Continental has been planning to follow in the footsteps of competitors, spinning its powertrain division into a standalone company this year. At least for now, those plans are on hold.
The company has delayed its rollout of Vitesco Technologies because of the choppy business environment. A vote on the split will not take place this year. It remains in Continental’s long-term plans, and the company remains bullish on projected electrification trends.
“Although the effects of the coronavirus crisis have temporarily halted the market, the basis for future market growth has not changed,” CEO Elmar Degenhart said in a statement. “We are therefore continuing to rigorously pursue our plans for the spin-off. This is undoubtedly the right step.”
Disruptions due to the pandemic have hurt the company overall. Continental reported a decline in consolidated sales of €9.8 billion ($10.62 billion) in the first quarter, down 11 percent year over year. But the sales figures nonetheless beat analysts’ estimates. The company has refrained from issuing an outlook for the remainder of 2020.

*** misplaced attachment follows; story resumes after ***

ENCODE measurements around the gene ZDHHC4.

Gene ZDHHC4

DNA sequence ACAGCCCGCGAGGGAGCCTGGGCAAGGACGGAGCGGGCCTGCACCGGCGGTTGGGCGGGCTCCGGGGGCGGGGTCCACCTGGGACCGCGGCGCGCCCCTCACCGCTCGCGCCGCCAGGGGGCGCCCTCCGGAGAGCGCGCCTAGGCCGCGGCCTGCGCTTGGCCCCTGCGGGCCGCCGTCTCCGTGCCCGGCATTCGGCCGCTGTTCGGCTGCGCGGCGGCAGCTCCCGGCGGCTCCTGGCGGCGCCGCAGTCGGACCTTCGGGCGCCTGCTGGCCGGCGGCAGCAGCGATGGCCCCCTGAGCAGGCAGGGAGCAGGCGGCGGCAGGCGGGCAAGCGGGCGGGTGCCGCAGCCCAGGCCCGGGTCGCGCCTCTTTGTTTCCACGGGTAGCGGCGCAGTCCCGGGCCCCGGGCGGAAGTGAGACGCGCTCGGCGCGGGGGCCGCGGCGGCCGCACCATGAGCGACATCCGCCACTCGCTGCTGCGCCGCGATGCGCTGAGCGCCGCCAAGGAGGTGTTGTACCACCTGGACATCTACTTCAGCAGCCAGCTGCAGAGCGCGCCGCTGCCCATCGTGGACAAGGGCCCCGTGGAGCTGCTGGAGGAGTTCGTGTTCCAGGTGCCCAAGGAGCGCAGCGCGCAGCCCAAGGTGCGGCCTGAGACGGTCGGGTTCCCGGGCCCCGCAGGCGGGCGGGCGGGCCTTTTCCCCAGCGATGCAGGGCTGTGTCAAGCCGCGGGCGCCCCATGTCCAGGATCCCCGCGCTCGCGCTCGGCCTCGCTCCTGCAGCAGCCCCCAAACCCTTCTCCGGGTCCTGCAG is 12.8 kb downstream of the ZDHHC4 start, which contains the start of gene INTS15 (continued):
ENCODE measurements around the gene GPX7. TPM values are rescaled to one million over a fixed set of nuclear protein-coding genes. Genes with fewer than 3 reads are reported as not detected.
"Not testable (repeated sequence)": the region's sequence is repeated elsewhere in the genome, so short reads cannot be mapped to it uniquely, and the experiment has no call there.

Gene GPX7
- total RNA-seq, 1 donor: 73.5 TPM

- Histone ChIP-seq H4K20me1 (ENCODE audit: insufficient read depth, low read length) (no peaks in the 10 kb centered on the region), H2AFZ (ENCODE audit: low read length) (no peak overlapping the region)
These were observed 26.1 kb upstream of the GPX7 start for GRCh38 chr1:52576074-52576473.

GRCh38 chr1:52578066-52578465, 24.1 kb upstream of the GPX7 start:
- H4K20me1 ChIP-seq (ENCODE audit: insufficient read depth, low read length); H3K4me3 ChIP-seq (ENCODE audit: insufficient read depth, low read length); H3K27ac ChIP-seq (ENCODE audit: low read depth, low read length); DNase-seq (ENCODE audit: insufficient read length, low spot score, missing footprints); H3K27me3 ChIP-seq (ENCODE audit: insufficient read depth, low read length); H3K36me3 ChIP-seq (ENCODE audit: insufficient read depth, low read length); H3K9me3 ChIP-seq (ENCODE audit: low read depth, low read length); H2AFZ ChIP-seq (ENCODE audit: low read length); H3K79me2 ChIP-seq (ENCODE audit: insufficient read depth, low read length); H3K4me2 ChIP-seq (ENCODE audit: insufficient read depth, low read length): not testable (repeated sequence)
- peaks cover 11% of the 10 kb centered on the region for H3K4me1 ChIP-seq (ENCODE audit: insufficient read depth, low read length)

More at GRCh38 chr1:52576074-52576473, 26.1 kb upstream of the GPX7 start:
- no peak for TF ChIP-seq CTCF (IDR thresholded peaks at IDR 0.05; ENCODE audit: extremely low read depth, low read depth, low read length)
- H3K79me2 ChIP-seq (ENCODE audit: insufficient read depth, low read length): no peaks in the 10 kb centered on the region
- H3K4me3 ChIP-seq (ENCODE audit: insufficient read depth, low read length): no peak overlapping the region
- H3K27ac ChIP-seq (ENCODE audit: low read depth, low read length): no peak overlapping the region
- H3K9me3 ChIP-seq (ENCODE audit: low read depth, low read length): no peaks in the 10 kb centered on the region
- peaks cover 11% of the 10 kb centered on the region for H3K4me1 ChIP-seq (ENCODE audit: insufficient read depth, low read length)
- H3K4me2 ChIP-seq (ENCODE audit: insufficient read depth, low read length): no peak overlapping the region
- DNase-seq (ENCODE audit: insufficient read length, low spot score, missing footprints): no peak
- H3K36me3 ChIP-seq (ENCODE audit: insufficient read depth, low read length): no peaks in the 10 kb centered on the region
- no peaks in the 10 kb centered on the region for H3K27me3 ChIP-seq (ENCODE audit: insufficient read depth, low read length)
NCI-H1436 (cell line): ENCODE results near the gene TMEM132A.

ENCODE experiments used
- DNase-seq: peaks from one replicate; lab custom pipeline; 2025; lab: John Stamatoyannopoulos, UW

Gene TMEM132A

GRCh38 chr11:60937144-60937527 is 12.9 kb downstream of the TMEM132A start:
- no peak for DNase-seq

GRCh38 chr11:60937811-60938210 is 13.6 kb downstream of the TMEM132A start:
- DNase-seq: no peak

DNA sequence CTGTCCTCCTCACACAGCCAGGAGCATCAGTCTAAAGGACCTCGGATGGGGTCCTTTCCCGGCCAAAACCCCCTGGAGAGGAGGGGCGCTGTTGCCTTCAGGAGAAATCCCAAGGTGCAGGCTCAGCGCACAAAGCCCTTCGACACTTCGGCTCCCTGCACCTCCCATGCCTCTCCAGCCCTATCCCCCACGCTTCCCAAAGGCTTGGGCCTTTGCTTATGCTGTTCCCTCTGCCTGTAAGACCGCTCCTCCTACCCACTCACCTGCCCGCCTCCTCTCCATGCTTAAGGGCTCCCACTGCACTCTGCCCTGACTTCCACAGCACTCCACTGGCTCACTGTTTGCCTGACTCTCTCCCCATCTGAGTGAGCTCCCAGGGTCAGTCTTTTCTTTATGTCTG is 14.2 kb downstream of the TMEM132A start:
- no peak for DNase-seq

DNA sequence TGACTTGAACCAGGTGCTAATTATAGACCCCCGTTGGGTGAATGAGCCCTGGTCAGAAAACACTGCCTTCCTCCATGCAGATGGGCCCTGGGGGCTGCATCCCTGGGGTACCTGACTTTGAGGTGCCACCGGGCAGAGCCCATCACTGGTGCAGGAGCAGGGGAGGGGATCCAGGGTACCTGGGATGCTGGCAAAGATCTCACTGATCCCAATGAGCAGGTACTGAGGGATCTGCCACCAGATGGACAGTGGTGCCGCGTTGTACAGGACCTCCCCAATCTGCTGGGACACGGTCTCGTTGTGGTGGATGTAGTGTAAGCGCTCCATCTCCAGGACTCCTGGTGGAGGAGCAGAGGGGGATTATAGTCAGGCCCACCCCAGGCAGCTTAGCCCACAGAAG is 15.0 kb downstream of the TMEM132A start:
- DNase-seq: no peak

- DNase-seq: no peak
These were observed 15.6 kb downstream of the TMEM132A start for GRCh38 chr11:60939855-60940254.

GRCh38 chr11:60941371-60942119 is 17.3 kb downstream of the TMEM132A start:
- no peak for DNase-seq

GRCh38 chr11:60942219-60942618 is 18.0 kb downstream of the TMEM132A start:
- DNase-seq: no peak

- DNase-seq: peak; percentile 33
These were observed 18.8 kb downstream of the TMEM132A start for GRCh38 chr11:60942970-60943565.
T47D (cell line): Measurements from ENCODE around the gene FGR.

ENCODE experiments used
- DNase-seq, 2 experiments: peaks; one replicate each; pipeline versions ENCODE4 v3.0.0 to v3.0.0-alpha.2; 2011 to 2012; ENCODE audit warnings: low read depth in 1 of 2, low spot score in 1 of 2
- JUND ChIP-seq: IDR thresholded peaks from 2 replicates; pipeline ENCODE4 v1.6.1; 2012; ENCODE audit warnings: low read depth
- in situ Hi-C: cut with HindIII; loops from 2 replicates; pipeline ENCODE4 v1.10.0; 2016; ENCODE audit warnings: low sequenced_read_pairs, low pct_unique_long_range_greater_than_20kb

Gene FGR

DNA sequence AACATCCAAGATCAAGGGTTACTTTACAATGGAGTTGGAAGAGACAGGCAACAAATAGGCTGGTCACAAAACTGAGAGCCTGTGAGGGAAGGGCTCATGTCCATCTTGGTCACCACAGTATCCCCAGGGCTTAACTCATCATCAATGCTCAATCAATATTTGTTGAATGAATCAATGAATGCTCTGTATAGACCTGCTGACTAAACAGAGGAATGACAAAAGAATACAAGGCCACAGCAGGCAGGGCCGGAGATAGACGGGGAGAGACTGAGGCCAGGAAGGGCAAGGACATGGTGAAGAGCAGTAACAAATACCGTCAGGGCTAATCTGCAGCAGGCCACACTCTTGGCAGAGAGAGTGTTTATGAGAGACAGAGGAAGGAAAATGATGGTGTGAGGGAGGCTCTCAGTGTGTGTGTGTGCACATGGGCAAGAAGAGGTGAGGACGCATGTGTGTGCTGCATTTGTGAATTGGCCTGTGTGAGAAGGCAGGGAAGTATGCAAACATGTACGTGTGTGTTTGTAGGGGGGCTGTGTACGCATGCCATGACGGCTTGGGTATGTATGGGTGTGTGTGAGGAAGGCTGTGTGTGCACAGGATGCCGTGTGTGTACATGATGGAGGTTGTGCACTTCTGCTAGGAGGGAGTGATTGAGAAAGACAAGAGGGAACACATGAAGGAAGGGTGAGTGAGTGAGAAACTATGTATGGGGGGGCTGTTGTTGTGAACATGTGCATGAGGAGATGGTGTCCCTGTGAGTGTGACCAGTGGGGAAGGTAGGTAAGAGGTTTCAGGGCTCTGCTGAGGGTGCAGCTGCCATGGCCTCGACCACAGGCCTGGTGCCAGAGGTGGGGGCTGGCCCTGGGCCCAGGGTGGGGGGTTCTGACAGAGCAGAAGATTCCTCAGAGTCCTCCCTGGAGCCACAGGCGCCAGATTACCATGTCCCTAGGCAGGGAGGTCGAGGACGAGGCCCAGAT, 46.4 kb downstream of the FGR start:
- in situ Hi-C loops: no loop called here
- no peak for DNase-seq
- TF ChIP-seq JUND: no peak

In North America, Continental had begun implementing plans to close two factories over the next four years as part of a previously announced restructuring. In April, North American President Bob Lee took over for the retired Jeff Klei.
“The one positive I’ve taken away from this situation is that it is forcing a much tighter communication and collaboration with your partners and customers,” Lee told Automotive News.
Continental has no specific dates or time frames for restarting production. A company spokesperson said internal safety protocols are being developed and hazard assessments are being made. Those protocols include an increase in the frequency of cleaning the plants and shortened or staggered work shifts.